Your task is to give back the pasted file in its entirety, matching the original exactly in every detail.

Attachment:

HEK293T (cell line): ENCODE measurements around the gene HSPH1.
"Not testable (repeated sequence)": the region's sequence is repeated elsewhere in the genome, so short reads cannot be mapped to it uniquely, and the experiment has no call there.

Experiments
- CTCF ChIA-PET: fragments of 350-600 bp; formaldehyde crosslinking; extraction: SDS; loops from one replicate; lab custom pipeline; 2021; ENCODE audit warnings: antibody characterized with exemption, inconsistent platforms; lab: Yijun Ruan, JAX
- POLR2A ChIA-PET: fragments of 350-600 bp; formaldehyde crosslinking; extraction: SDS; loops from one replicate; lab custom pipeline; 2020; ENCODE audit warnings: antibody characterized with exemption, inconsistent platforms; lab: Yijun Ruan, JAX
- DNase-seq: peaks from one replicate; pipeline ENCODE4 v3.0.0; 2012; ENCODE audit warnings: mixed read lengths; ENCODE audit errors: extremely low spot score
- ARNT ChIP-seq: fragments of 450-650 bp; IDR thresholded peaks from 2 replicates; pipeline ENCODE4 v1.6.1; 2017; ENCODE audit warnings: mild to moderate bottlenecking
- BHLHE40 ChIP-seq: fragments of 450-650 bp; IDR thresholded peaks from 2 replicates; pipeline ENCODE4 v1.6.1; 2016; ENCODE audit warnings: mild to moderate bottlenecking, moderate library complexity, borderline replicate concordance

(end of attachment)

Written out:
HEK293T (cell line): ENCODE measurements around the gene HSPH1.
"Not testable (repeated sequence)": the region's sequence is repeated elsewhere in the genome, so short reads cannot be mapped to it uniquely, and the experiment has no call there.

Experiments
- CTCF ChIA-PET: fragments of 350-600 bp; formaldehyde crosslinking; extraction: SDS; loops from one replicate; lab custom pipeline; 2021; ENCODE audit warnings: antibody characterized with exemption, inconsistent platforms; lab: Yijun Ruan, JAX
- POLR2A ChIA-PET: fragments of 350-600 bp; formaldehyde crosslinking; extraction: SDS; loops from one replicate; lab custom pipeline; 2020; ENCODE audit warnings: antibody characterized with exemption, inconsistent platforms; lab: Yijun Ruan, JAX
- DNase-seq: peaks from one replicate; pipeline ENCODE4 v3.0.0; 2012; ENCODE audit warnings: mixed read lengths; ENCODE audit errors: extremely low spot score
- ARNT ChIP-seq: fragments of 450-650 bp; IDR thresholded peaks from 2 replicates; pipeline ENCODE4 v1.6.1; 2017; ENCODE audit warnings: mild to moderate bottlenecking
- BHLHE40 ChIP-seq: fragments of 450-650 bp; IDR thresholded peaks from 2 replicates; pipeline ENCODE4 v1.6.1; 2016; ENCODE audit warnings: mild to moderate bottlenecking, moderate library complexity, borderline replicate concordance